Omer Carmi was a 2017 military fellow at The Washington Institute.
The Supreme Leader’s rhetoric in recent months indicates that Iran's experience under the nuclear deal has made him gun-shy about returning to that framework.
Since early this year, Iran and the P5+1 countries have been negotiating to revive the 2015 nuclear deal in Vienna, where Western diplomats have been operating under the assumption that grinding through the process may eventually bear fruit. Yet months have passed and Iran is no less obstinate about sticking to its unrealistic preconditions.
One potential explanation for the mismatched expectations may lie in Supreme Leader Ali Khamenei’s recent rhetoric and actions. On July 29, he used his last meeting with outgoing president Hassan Rouhani’s cabinet to reiterate his position on the negotiations. In a speech televised nationally, Khamenei warned officials not to trust Western countries, since “they have no hesitation in breaching their [nuclear] commitments.” He then urged officials to learn from the experience of Rouhani’s administration and “utterly avoid tying their plans to negotiations with the West, for they will certainly fail.” Instead, he advised the next government—which will take over once new president Ebrahim Raisi is sworn in on August 5—to rely on the country’s domestic capabilities, a theme he often preaches as a means of reducing the Islamic Republic’s vulnerability to external economic pressures.
Some might argue that such directives are part of a complicated ploy to squeeze more concessions out of Western negotiators. Yet Khamenei’s words and policies hint that he may have genuinely lost all trust in the United States and its allies since 2015. If so, he may believe they will not honor any new nuclear terms reached in Vienna.
In January, for instance, he asserted that Iran is not “in a hurry” to return to the JCPOA and would do so only if Washington lifts all sanctions in advance. Failing that, he argued, U.S. resumption of the deal “may even be detrimental” to Iran.
He repeated this narrative in February, declaring that a U.S. return to the JCPOA “on paper” will not be enough, and that Iran will need to verify the actual removal of all sanctions before it returns to its own nuclear commitments. Similarly, his March 2021 Nowruz speech accused the Obama administration of lifting sanctions “on paper” while continuing to threaten and deter companies from doing business with Iran. Khamenei concluded that if his sanctions removal prerequisite is not met, “there is nothing wrong” with Iran sticking to the status quo, since “being in a rush may have more serious consequences than losing an opportunity.”
The same risk-averse mindset was evident in last week’s cabinet speech. Khamenei claimed that the United States “has not taken a single step forward” in the Vienna negotiations, and has instead made promises on paper about sanctions removal when “in practice it did not and will not” lift them. According to him, Washington also insisted that the nascent Vienna deal include language obligating Iran to participate in follow-up negotiations—even as U.S. officials refused to give guarantees that “they will abide by their commitments in the future.”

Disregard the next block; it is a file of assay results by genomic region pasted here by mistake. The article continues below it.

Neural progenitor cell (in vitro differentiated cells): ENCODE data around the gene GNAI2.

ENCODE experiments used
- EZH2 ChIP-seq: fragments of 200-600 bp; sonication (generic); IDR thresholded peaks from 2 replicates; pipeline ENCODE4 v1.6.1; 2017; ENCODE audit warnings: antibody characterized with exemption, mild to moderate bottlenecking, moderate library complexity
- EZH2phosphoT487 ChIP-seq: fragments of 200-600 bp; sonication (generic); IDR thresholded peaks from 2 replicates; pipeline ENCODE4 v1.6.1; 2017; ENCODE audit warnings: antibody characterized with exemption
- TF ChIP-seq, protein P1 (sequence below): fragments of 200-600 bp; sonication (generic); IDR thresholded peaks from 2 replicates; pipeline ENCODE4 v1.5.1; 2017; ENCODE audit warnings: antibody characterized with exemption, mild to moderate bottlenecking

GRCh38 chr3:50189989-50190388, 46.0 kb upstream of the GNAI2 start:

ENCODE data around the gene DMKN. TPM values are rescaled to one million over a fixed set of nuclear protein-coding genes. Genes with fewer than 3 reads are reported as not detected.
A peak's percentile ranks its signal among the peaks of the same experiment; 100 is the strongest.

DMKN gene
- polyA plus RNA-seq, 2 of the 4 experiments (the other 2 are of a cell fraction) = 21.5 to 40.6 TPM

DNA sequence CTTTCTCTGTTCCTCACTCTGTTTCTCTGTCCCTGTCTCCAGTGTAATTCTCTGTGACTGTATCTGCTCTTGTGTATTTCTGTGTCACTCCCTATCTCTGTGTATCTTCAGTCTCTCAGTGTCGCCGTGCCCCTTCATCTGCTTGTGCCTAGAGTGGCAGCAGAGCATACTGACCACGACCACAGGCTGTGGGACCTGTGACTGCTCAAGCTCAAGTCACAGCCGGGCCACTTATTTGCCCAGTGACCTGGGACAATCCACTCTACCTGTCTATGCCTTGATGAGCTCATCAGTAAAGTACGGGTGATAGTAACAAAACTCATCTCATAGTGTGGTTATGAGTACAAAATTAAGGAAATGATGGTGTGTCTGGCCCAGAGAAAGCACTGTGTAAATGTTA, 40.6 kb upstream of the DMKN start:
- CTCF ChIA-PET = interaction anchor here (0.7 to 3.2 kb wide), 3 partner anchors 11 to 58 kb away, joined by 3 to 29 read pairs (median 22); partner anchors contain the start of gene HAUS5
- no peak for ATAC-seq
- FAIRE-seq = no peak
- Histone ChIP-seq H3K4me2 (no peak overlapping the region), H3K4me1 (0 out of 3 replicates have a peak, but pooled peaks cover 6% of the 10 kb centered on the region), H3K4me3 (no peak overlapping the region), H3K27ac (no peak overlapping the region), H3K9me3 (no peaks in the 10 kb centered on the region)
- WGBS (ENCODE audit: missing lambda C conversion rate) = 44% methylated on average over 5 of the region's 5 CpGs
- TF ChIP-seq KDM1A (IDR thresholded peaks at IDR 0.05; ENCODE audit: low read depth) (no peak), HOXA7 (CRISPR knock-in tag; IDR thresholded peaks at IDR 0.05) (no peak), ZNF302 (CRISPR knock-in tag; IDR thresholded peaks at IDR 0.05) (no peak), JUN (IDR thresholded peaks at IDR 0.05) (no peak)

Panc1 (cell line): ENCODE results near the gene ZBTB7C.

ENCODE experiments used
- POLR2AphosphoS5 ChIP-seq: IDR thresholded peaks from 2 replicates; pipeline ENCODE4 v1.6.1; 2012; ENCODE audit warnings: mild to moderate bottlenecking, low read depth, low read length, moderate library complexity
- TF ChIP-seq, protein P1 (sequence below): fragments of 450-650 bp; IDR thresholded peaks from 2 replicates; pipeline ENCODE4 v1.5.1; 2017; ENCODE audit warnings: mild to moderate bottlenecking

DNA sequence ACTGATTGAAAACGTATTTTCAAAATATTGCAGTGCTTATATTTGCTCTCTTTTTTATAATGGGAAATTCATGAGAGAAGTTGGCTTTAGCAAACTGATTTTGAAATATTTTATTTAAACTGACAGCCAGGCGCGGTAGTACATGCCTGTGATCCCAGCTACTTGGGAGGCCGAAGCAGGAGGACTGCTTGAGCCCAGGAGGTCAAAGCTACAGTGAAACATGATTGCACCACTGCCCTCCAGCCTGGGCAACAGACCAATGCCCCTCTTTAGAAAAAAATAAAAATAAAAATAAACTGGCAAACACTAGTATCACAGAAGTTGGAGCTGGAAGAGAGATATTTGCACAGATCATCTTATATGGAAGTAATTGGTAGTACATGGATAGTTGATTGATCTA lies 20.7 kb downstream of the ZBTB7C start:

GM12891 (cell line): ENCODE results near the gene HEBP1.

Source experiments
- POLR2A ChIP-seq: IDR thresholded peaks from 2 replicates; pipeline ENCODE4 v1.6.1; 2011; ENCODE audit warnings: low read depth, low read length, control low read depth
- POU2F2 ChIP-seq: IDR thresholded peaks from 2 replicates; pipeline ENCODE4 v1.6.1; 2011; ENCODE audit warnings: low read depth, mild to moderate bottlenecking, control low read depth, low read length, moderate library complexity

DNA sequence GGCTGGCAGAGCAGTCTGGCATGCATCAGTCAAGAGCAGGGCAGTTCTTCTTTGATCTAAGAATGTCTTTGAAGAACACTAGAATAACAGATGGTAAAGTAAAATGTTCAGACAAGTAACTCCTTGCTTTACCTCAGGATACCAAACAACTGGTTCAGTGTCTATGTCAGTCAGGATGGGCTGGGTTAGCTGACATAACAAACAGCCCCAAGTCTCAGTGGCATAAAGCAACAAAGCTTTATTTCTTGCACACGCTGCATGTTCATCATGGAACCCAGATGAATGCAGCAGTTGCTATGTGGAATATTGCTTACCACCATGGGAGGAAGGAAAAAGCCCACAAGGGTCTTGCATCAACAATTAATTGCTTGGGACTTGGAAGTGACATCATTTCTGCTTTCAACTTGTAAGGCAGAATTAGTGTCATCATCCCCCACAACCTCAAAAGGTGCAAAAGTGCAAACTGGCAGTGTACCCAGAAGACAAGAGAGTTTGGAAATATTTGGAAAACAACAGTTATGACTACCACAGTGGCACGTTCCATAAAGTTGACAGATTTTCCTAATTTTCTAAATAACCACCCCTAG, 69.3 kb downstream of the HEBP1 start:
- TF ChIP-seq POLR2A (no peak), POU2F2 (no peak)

The day after the speech, the Supreme Leader’s office published an interview with the country’s envoy to the International Atomic Energy Agency (IAEA), Kazem Gharibabadi, who broke down the ayatollah’s remarks into specific grievances. Among other things, he claimed that the United States
refused to lift key sanctions or give Iran assurances that it will avoid the nuclear policies of past administrations;
raised excessive nuclear demands far beyond the scope of the JCPOA;
rejected the idea that Iran will return to its nuclear commitments only after it verifies that Washington has lifted sanctions.
So What’s Next?
The coming weeks will reveal whether Khamenei is playing a complex negotiating game or truly believes that the risks of reentering the JCPOA without additional guarantees are too great. Absent a thorough verification process for U.S. sanctions removal as a first step, he may be willing to reject the JCPOA entirely, even if it means Iran will miss out on economic benefits and face new international pressures for failing to compromise.
In the meantime, the regime continues to partly restrict the IAEA’s access to nuclear sites and expand its nuclear program (e.g., by enriching uranium to 60 percent, conducting R&D on advanced centrifuges, and producing uranium metal). Such moves could be another indication of hard bargaining on Khamenei’s part—a way of pressuring Washington to give in to his maximalist approach or else risk escalation and further nuclear advancements. Yet U.S. officials have repeatedly rejected his demands. More important, they warn that the situation could soon reach a point at which returning to the JCPOA no longer makes sense for the United States, since the deal’s restrictions will no longer provide sufficient advance notice of Iran reaching the nuclear weapons threshold (i.e., a “one-year breakout time”). One way or another, Khamenei’s true motivations may be revealed shortly if he continues his brinksmanship strategy.
Omer Carmi (@Carmiomer), a former visiting fellow at The Washington Institute, previously led IDF analytical and research efforts pertaining to the Middle East.